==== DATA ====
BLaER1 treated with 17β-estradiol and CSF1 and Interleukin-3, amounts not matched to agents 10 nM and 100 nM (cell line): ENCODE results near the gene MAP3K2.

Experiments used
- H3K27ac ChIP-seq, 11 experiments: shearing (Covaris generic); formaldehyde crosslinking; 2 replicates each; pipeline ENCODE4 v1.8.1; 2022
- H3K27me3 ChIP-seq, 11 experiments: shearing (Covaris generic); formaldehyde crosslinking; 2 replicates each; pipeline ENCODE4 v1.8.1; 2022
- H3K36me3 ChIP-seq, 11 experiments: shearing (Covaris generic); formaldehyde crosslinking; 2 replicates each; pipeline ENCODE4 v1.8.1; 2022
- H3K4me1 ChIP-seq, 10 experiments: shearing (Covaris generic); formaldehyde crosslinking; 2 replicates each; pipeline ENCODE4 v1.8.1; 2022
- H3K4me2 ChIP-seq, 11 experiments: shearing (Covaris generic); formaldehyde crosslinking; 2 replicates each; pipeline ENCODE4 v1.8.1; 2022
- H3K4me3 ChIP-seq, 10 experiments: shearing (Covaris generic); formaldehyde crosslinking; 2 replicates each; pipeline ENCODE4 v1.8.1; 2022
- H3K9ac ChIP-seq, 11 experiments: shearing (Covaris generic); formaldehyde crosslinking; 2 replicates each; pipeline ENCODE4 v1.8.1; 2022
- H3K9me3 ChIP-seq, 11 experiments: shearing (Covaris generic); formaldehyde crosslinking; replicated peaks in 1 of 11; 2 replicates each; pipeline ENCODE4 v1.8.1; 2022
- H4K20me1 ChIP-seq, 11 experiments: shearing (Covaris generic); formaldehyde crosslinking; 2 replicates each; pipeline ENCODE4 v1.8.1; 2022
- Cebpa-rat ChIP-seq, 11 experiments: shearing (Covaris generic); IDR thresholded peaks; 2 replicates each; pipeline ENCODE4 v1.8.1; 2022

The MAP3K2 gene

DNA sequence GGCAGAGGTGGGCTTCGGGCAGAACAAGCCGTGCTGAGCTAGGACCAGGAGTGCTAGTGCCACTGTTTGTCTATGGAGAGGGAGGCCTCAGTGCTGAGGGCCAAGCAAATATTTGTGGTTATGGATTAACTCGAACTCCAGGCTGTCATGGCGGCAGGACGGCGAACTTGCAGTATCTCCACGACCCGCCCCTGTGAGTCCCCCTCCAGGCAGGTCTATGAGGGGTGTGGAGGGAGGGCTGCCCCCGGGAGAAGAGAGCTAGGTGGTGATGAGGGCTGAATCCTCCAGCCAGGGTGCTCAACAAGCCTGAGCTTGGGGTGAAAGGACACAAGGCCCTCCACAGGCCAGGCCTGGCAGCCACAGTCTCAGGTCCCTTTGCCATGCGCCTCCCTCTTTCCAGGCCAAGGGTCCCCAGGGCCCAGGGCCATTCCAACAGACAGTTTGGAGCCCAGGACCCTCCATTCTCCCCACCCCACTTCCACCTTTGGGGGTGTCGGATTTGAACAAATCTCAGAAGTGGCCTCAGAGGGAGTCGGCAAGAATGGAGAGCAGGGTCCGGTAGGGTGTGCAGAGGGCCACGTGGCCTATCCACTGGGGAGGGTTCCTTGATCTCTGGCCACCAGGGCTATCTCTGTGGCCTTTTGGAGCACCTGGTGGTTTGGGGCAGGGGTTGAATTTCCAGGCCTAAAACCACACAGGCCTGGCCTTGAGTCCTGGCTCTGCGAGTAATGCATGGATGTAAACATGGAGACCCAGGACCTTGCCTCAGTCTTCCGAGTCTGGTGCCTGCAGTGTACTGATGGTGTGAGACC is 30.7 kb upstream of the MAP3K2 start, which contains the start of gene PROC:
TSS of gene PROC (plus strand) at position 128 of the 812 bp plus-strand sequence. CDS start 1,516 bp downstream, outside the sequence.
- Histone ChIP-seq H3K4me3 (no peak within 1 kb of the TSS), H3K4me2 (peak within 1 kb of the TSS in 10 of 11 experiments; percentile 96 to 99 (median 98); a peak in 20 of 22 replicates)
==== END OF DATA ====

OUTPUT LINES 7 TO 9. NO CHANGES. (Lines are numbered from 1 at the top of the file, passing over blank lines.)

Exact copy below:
- H3K4me2 ChIP-seq, 11 experiments: shearing (Covaris generic); formaldehyde crosslinking; 2 replicates each; pipeline ENCODE4 v1.8.1; 2022
- H3K4me3 ChIP-seq, 10 experiments: shearing (Covaris generic); formaldehyde crosslinking; 2 replicates each; pipeline ENCODE4 v1.8.1; 2022
- H3K9ac ChIP-seq, 11 experiments: shearing (Covaris generic); formaldehyde crosslinking; 2 replicates each; pipeline ENCODE4 v1.8.1; 2022